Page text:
It is not too late to start from ground zero when it comes to character building in kids. Building character in children can be directly correlated with the development of new habits to replace the old ones. If your children have formed some less than desirable habits, it isn’t too late. Learn how to develop new habits that last and build character in your kids.
Don’t forget to grab our FREE Habit Tracker printable at the bottom of this post.
I was able to enjoy a coffee date with another American lady from the island where I live. We have been talking about it for about a year now, and were actually able to fit it in our schedules. She is just lovely.
We, of course, started talking about homeschooling. She was curious and had some questions. She is a stay-at-home mom but has always sent her kids to traditional school. Mainly for her sanity, and I completely understand that.
She said her kids don’t even let her help them with their homework; they throw fits and don’t want her to help. They are little, maybe like 5 and 6. In witnessing her interact with her kids in the past, I saw that she has some difficulty pulling in the reins with them.
She asked me the dreaded question. How do you deal with it all day?
My honesty isn’t always well placed, but I can’t help it sometimes. I told her that when they were little, I put the fear of God in them. Although we laughed out loud together, this wasn’t too far from the truth.Since the kids were little, I made boundaries with them. I told them what they were to do according to God’s Word and was very rigid on rules. It was nothing crazy, but things like cleaning up after they play with toys, not talking back, obeying right away, not asking for anything when we went to the stores.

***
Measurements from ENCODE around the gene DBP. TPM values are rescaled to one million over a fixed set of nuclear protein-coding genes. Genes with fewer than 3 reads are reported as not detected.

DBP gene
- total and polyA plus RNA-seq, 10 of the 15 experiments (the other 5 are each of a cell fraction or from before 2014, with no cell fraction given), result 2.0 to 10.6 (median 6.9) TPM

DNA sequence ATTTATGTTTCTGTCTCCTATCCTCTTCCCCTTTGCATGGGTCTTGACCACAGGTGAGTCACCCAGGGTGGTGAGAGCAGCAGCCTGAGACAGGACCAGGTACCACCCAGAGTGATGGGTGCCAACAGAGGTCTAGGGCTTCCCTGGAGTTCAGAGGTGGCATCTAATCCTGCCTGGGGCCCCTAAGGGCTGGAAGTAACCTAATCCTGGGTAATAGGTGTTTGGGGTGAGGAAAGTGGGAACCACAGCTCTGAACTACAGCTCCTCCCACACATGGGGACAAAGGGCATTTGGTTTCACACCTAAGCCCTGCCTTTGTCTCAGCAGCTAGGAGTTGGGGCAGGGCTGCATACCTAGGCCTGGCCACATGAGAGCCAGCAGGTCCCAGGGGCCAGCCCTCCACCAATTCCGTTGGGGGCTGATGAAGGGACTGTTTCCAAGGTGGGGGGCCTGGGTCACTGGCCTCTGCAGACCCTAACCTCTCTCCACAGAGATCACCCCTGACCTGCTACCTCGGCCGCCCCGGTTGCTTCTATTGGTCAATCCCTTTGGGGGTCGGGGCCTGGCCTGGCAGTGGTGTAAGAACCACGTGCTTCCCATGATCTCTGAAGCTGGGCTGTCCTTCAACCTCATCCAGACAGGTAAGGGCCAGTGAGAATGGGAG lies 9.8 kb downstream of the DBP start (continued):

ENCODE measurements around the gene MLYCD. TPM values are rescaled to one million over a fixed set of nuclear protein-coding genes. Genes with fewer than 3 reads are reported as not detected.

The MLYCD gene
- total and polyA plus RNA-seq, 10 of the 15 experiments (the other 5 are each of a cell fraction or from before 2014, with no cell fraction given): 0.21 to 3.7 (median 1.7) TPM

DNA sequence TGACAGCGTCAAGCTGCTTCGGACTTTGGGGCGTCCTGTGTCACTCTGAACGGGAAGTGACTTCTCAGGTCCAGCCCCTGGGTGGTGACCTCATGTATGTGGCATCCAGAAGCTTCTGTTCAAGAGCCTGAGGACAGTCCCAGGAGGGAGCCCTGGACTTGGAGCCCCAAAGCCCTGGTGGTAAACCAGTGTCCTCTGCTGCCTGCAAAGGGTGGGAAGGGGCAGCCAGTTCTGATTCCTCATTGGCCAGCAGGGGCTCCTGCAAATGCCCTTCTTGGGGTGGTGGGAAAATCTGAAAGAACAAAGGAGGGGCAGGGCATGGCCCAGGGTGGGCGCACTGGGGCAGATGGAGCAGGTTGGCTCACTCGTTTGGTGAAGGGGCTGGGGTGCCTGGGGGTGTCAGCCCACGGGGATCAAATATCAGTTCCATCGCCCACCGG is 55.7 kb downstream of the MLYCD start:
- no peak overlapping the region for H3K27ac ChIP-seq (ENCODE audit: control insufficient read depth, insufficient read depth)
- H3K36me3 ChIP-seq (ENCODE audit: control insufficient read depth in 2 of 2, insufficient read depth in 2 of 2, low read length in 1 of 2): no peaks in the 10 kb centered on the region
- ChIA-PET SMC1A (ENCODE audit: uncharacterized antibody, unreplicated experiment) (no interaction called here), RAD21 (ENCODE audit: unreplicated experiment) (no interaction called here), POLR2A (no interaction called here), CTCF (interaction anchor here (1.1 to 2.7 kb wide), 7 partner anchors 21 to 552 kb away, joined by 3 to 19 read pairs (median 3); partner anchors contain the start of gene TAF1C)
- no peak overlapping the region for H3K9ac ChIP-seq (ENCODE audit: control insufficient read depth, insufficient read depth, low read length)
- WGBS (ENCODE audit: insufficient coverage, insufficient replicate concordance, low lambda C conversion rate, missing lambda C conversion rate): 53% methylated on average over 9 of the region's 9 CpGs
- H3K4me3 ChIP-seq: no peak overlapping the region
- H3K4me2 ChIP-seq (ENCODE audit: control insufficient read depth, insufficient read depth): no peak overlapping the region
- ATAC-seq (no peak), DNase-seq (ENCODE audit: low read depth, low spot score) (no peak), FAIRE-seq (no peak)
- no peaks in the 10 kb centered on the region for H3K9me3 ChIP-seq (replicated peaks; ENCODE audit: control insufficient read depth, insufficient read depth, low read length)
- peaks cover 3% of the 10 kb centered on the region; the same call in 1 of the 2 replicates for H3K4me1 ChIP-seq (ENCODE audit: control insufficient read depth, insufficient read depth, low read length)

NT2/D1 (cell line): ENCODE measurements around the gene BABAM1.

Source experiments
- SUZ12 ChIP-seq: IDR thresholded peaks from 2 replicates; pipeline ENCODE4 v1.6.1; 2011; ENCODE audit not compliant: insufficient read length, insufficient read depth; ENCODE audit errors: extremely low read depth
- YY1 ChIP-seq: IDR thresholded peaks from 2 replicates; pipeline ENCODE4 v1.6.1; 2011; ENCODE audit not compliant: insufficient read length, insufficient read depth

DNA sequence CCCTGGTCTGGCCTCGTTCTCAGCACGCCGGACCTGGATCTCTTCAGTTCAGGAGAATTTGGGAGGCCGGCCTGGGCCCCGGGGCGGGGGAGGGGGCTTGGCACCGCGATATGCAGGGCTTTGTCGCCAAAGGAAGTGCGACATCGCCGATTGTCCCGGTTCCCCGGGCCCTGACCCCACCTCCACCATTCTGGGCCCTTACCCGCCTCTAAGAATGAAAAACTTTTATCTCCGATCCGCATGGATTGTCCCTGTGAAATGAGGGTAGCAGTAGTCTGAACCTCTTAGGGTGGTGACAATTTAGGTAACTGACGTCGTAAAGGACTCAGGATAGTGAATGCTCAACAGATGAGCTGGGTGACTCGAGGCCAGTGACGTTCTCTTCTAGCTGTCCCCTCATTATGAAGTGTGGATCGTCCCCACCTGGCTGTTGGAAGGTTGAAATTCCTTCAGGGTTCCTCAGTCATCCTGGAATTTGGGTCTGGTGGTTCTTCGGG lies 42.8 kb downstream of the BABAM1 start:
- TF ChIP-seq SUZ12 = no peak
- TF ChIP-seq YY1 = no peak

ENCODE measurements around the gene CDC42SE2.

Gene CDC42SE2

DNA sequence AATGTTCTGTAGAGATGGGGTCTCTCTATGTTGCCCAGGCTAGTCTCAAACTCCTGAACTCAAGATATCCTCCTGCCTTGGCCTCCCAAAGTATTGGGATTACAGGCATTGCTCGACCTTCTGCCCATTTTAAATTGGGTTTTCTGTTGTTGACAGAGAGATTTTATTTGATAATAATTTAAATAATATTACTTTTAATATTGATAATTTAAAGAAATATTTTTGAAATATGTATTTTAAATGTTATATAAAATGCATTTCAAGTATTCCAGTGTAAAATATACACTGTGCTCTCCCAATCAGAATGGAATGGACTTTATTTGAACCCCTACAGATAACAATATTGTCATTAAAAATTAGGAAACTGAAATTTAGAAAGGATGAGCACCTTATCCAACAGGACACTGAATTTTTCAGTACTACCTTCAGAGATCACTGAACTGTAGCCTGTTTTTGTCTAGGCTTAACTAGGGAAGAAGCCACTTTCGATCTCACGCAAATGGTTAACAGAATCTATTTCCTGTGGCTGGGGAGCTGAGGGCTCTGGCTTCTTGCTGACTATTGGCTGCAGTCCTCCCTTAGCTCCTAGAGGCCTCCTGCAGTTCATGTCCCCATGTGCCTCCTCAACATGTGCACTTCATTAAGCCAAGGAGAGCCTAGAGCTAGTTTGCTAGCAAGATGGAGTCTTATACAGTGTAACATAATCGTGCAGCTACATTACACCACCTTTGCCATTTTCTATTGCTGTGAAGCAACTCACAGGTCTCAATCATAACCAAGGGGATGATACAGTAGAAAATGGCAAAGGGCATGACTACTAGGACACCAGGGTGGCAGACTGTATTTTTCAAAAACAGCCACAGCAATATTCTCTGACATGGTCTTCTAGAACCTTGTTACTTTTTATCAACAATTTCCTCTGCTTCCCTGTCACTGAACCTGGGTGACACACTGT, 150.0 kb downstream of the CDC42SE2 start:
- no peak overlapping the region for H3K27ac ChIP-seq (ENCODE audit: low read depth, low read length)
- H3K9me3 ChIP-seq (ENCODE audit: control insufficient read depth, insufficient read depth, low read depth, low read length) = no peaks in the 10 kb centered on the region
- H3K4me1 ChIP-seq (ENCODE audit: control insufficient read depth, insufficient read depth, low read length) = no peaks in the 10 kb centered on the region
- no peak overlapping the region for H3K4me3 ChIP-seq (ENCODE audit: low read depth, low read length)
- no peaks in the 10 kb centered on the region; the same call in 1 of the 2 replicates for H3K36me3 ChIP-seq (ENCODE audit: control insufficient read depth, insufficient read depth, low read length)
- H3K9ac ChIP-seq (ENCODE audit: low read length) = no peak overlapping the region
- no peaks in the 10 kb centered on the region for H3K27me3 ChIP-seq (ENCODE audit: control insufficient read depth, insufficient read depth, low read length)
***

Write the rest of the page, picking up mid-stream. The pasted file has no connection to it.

I was unwavering when they were little, so now they know their limits and I don’t even have to reinforce those things much at all. Everything I taught them was under the umbrella of knowing we were all under the authority of God and used scripture for the basis of the discipline. Aside from that, I also knew that I needed them to obey for my sanity.
You are not doomed if you haven’t started building character and developing good habits in your children from an early age. If your kids have developed bad habits over the years then with repetition, commitment, and the reinforcement of new habits they can learn a new route in behavior.
It does take time, and it does take your determination, which can be tough when it’s easier to give in. Taking the reins with kids after they have had the reins or at least know how far they can go with them, can be tricky.
Developing new habits in children to build character can be done!
Habit training is one of the most important things you can do to develop good character in your kids and to create a smooth, calm, and peaceful homeschooling environment.
Recommended Resource: We Choose Virtues
Character Coaching Tools for Kids age 3-9. Find the virtue product that is perfect for the kids you teach!
What are some practical things to do right now to develop new habits and build character?
It may seem impossible, especially if you have kids that throw themselves on the ground with fits. I mean, how do you stop that, right? Rewind and start with some of these practical ways to start fresh in developing new habits and build character:
Start small and pick one habit at a time.
You can’t erase years of fits or disobedience in one swoop. Don’t stress yourself but do be intentional. Pick one habit at a time, like making their beds every single morning before even brushing their teeth. Or you may start being consistent about tidying up all homeschool resources/books at the end of the homeschool day.
I learned this “making the bed in the morning” lesson while living with some friends years ago. A caveat about living in their home was that I had to make my bed every morning. It really did wonders and helped me begin my day on the right note.